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Google launches Dataset Search

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This week Google announced the launch of its new Dataset Search.
In her Making it easier to discover datasets post, Research Scientist Natasha Noy, shared:

In today’s world, scientists in many disciplines and a growing number of journalists live and breathe data. There are many thousands of data repositories on the web, providing access to millions of datasets; and local and national governments around the world publish their data as well. To enable easy access to this data, we launched Dataset Search, so that scientists, data journalists, data geeks, or anyone else can find the data required for their work and their stories, or simply to satisfy their intellectual curiosity.

The search allows you to locate datasets stored across thousands of repositories in the context of their hosted sites in a single interface. Formerly, these data have been siloed–often unfindable by search engines and undiscoverable by researchers.  Sites included agree to the guidelines for dataset providers, which required transparency surrounding: who created the dataset, when it was published, how data were collected, and any terms related to using the data.

Google hopes the project will:

a) create a data sharing ecosystem that will encourage data publishers to follow best practices for data storage and publication and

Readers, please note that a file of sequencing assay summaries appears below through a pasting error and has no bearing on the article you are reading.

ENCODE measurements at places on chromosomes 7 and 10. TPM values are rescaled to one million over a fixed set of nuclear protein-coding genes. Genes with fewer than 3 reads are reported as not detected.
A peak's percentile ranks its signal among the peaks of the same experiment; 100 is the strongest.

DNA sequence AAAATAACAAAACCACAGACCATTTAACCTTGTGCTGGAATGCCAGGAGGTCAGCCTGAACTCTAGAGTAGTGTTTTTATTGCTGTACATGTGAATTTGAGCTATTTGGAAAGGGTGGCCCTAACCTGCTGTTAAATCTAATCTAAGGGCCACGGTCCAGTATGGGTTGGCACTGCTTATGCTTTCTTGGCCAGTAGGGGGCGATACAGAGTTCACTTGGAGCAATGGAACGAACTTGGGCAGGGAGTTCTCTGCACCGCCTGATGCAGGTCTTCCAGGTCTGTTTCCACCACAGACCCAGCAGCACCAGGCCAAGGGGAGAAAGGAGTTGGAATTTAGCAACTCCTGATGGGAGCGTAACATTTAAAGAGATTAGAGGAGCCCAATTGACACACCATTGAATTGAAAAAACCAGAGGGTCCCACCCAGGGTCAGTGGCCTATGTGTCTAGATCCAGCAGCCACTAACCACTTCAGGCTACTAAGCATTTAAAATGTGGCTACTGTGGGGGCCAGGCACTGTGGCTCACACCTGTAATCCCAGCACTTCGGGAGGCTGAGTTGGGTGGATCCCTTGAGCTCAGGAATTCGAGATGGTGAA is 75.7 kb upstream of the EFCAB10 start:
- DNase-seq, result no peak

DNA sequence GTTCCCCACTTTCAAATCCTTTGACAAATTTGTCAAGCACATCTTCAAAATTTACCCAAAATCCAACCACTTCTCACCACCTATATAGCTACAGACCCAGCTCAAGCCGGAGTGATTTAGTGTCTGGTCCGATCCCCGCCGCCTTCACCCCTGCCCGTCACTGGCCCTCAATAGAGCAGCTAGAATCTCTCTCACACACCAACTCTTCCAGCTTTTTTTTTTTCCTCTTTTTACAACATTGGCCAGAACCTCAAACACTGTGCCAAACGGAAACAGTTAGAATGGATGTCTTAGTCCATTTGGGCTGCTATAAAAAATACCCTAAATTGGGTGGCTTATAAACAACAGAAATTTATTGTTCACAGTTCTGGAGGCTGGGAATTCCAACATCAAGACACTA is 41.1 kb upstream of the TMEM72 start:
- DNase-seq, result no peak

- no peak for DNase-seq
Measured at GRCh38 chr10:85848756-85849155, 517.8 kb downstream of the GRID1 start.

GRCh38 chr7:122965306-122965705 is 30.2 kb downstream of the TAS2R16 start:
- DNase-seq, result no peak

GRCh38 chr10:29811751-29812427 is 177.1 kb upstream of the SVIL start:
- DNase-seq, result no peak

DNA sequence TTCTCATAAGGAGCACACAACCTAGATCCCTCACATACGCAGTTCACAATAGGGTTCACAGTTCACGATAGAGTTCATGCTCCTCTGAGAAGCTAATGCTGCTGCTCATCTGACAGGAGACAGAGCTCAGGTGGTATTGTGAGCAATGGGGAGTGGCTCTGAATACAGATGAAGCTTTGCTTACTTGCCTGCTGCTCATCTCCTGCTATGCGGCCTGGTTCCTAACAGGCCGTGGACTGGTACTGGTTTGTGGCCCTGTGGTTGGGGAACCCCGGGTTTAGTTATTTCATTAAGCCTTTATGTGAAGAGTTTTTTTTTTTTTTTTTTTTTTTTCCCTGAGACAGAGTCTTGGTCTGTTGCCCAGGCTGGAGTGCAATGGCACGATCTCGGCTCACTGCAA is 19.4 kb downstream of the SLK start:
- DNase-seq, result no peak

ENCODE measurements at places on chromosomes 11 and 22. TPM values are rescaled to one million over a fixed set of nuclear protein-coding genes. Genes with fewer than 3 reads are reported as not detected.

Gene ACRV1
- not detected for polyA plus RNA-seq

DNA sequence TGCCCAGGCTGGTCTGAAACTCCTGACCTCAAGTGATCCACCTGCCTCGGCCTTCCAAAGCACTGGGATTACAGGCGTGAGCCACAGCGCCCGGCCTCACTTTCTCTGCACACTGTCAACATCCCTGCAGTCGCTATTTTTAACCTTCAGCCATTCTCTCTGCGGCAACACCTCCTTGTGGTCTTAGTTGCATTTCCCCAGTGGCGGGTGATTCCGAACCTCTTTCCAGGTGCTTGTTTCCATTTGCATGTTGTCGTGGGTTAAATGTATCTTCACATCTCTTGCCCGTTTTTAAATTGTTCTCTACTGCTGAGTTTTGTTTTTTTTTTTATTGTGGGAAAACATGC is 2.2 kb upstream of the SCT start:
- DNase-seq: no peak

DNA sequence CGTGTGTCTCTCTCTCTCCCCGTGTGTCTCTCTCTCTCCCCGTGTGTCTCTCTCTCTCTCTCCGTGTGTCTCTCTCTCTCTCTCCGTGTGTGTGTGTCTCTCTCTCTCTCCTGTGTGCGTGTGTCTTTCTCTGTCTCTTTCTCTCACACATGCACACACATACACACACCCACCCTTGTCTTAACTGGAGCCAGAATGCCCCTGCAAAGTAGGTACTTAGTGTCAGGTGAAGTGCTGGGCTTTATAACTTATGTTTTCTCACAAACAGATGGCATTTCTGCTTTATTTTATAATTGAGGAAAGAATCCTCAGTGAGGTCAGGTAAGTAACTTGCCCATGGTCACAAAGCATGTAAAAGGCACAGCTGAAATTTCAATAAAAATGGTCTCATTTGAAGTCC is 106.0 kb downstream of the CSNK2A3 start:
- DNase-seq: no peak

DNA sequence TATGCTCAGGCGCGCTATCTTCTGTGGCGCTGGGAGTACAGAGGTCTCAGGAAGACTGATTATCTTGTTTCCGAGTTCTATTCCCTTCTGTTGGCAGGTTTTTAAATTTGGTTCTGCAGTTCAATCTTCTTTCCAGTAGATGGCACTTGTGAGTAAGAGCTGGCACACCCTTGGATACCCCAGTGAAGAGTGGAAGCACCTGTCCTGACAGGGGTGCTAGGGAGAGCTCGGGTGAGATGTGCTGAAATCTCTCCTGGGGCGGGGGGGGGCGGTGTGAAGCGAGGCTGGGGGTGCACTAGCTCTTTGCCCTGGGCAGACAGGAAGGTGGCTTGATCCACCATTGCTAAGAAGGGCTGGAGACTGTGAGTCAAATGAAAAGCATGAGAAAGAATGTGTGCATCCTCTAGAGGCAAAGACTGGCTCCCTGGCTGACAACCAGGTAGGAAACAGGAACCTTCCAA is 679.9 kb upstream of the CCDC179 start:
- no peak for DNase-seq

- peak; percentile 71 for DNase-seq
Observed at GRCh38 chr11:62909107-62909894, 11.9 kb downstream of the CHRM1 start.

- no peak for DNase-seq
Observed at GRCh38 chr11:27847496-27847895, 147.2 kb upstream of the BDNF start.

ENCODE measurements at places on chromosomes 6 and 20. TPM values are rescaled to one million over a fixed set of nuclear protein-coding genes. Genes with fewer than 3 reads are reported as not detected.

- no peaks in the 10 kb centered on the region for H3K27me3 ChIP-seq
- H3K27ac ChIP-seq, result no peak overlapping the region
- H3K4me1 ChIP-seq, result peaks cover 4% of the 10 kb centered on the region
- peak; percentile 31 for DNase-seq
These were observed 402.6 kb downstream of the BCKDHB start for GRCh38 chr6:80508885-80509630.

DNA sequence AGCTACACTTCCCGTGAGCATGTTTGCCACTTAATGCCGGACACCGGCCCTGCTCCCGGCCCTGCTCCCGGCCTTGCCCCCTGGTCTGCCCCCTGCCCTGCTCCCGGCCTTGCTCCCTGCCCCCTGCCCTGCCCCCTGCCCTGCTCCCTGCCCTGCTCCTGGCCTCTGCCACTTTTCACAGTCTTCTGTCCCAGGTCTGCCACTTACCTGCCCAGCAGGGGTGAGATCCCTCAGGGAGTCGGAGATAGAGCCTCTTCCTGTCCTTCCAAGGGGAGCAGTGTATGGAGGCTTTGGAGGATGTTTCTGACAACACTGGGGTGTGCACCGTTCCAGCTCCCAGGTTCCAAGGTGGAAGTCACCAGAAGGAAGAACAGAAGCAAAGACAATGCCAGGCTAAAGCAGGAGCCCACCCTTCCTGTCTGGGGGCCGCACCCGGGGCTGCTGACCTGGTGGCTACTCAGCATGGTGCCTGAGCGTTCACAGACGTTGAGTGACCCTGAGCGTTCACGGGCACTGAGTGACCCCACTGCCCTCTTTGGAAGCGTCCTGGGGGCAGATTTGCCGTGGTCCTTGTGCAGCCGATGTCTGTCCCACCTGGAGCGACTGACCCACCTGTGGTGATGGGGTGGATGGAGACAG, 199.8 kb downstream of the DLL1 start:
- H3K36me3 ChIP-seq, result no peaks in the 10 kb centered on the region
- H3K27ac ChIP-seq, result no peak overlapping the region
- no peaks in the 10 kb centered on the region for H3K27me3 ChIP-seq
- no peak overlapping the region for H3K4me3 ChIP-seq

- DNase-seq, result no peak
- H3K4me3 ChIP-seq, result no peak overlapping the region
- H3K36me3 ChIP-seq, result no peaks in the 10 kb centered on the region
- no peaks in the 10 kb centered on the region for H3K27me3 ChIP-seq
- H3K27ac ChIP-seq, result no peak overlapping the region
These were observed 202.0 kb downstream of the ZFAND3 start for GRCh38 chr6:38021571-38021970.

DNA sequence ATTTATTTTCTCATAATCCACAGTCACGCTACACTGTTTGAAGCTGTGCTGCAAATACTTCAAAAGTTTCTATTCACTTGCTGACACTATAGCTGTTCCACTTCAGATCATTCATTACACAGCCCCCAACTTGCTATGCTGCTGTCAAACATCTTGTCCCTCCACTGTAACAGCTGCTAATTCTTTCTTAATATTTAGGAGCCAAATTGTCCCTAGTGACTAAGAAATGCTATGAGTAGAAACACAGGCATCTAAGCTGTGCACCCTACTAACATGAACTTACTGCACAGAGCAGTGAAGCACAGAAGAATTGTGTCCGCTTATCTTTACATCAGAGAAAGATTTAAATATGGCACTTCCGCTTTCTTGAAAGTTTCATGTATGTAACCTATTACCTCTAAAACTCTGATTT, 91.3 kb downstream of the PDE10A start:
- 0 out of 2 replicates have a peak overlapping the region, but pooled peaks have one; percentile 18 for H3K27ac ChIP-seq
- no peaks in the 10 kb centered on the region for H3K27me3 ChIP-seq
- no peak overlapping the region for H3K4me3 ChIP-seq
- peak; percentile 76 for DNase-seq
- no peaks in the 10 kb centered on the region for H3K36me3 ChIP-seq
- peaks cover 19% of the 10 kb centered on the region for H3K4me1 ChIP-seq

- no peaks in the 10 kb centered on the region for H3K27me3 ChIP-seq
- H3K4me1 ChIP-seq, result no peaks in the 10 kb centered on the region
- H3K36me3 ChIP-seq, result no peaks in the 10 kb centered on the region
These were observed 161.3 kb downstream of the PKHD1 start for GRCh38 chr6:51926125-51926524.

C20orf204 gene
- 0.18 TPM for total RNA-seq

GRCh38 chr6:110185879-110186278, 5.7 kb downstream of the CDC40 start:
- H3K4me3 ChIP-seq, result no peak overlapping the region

b) give scientists a way to show the impact of their work through citation of datasets that they have produced.

Available in multiple languages, and launched as a companion to Google Scholar, the current search focuses on environmental and social sciences, government data and data provided such news organizations as ProPublica.  The new release includes data from NASA,  NOAA, and such academic repositories as Harvard’s Dataverse and Inter-university Consortium for Political and Social Research (ICPSR).

While my initial test drives did not reveal all that much that would be useful for everyday high school inquiry, this search is expected to grow significantly as more contributors describe their datasets with the open standard set by  I am excited about the potential.

I did find interesting resources like this link to WWII Weather conditions:

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And I found this NASA Asteroid Taxonomy dataset:

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Here is the example offered in the Google post:

For example, if you wanted to analyze daily weather records, you might try this query in Dataset Search:


Noy notes that this beta release is a step in a larger plan:

This launch is one of a series of initiatives to bring datasets more prominently into our products. We recently made it easier to discover tabular data in Search, which uses this same metadata along with the linked tabular data to provide answers to queries directly in search results. While that initiative focused more on news organizations and data journalists, Dataset search can be useful to a much broader audience, whether you’re looking for scientific data, government data, or data provided by news organizations.

Joyce Valenza About Joyce Valenza

Joyce is an Assistant Professor of Teaching at Rutgers University School of Information and Communication, a technology writer, speaker, blogger and learner. Follow her on Twitter: @joycevalenza

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